You need to have a clear idea of what you want to learn – the goal of your experiment. If you’re going to spend time and effort doing something, take the time to define your goal, and from there, ask your question.
  4. Do Research – The idea here is to increase your knowledge about your question. There are so many types of experiments and experimental designs to help you answer almost any question you have.
    While there are tons of ways that you can break down experiments, I like to look at the “big picture” first. What is the ultimate end result you want to reach with your horse?
    This is super valuable in helping me find answers. When you conduct research you can learn so many new things about you and your horse.
  5. Design Your Experiment – So now we’re going to look at how you can design experiments using the feedback you’re getting from your horse. I like to look at the ultimate goal and then try to figure out a design backwards. That’s where the small experiments happen. But I design an overview plan to reach my goals with small steps to get there.
    You can do the same by setting baby steps up for yourself and your horse without judgment. Remember no punishment, no force, and no fear.
  6. Do your Experiment – Now put your plan into action. Here you use a mix of intuition and the knowledge you’ve gained from doing your research. Give a little to make and maintain a healthy relationship with your horse. Approach the situation with a gentleness.
    Try to keep your focus on the present moment. Listen with the intention of listening, not responding. Listen to what your horse is saying, feeling, or experiencing with his actions and body language. Work through the experiment with a relaxed posture and a calm, slow voice.
    When you first start experimenting, it’s best to manipulate one independent variable at a time to measure how much of an impact this particular variable has. Once that one variable works, then move on to the next. Take your time and don’t rush through it.
  7. Analyze your Results – Put the puzzle together, piece by piece. Understand that when you do a step that succeeds it gets you closer to your goal completion. But when you do a step that fails, you also learn and get closer to your goal.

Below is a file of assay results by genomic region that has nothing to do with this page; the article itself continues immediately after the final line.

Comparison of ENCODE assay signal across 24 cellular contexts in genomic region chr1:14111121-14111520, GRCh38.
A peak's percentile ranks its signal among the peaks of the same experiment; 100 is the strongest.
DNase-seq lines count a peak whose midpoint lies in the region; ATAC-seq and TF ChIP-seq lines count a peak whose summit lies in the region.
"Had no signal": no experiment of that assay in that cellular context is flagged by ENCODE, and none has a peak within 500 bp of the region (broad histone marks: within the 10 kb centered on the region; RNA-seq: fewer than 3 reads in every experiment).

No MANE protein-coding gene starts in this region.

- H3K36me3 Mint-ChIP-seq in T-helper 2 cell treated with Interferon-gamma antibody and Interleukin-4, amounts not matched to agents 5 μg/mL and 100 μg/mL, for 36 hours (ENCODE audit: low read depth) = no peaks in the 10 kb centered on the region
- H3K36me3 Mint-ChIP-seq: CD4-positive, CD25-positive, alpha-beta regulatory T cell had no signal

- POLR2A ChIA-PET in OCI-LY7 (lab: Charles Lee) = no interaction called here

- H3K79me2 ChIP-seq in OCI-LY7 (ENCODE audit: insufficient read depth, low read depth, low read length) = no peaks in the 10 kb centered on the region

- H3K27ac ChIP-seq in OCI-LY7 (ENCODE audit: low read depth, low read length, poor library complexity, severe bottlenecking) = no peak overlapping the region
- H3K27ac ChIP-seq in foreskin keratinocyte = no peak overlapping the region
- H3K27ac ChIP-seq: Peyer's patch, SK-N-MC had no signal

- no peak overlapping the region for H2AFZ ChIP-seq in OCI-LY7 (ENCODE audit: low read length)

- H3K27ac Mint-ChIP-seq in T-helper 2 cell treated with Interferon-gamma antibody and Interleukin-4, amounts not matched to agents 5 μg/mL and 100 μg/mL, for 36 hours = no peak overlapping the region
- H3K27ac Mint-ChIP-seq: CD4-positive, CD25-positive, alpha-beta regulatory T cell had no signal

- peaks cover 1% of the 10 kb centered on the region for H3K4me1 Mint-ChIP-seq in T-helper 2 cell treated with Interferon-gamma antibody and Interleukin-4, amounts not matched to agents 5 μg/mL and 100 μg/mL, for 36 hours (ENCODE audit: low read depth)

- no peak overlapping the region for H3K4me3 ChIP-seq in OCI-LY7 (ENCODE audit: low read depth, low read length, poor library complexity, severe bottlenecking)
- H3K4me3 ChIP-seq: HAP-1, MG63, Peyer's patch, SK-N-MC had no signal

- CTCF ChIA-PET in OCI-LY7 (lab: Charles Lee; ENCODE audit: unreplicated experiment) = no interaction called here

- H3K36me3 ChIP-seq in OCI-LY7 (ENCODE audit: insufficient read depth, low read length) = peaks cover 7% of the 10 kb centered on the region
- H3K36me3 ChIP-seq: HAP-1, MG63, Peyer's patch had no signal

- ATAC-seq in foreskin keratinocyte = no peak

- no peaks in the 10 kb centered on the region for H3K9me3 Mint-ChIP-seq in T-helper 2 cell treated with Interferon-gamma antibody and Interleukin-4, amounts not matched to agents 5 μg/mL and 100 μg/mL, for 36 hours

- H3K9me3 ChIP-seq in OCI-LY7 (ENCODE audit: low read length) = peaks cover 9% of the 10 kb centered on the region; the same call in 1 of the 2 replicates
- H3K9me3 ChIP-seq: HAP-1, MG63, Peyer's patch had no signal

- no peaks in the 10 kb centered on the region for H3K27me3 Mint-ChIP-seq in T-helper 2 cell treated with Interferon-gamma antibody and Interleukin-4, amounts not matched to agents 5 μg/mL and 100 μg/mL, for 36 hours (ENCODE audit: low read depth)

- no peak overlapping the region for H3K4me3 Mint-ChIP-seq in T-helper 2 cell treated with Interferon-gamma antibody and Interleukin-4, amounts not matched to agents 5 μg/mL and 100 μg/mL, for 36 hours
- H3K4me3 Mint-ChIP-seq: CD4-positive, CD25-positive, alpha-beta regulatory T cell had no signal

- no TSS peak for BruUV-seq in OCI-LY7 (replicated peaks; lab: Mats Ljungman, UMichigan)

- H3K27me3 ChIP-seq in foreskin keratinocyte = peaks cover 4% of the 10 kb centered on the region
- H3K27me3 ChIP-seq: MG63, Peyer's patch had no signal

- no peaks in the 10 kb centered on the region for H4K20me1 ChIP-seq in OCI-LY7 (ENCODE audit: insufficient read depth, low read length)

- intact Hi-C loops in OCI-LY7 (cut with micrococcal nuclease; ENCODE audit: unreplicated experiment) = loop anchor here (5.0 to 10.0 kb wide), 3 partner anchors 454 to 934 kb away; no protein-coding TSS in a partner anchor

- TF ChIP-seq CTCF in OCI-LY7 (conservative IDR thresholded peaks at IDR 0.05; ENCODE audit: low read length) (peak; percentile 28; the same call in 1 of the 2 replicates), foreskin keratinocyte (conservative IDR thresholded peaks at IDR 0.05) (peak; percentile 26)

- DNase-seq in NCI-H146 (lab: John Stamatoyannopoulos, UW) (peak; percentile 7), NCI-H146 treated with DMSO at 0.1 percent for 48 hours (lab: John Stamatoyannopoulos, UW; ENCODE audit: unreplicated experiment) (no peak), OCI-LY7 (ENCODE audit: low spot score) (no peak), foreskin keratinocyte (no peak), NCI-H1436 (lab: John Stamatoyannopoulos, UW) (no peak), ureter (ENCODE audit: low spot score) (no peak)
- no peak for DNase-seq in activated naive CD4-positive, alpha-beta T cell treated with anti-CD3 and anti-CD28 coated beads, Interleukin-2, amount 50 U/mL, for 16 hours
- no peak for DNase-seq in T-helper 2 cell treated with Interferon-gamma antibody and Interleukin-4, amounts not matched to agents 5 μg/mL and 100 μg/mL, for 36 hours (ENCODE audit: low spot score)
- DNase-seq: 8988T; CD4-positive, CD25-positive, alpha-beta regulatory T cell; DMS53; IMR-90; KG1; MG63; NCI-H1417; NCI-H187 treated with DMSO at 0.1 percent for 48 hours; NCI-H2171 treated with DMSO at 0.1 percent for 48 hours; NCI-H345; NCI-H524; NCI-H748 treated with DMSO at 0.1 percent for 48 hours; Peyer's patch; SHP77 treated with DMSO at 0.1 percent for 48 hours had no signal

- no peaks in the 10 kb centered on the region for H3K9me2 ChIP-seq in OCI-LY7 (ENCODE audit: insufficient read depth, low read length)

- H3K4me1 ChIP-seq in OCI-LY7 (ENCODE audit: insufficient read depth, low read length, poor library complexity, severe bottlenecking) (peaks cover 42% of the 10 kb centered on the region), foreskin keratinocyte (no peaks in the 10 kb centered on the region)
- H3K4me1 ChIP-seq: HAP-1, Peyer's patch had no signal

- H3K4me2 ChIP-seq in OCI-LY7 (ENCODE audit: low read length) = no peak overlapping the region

No judgment, no pressure, no force. When you find something that you need to change and try again, make the change. Shift your ideas and keep moving forward, step by step. Keep it positive and fun and it will work.

Now to touch on #A – Finding someone you trust to leave your horse with when you leave. Or finding someone you trust to help you and your horse reach your goals.

Looking to experts and asking for help is one of the best things you can do to keep growing your skills and learning more about experimentation. You can do this through books, online programs, articles, and private or group coaching.

But do your research and choose wisely. Choose someone that you resonate with and have the same basic principles of how to treat horses, your horse. Look for an expert that wants the best for you and your horse. Someone that loves horses and will love your horse as if it was their own.

Here are a few places to do some research on what I can do to help you and your horse if you’re interested…

On my website I have free lessons that you can find here… https://teddiezieglerhorsemanship.com/lessons/

On my Facebook page I have free videos which may help you answer some questions… https://www.facebook.com/teddiezieglerhorsemanship

Plus, I have a few online programs that are very affordable to help you… https://teddiezieglerhorsemanship.com/learn/

And I have developed a more in-depth personalized course that has all the feedback you need to improve your relationship with your horse, reach your dream goals, and transform your life with horses.

If you are interested in developing a more personalized program to reach your goals, give me a call and let’s chat about it… https://teddiezieglerhorsemanship.com/coaching/

I wish you all the best with whatever you want to do with your horse that will develop a better relationship and a closer friendship and partnership. I hope this lesson helps you do your own training and become successful with your horse.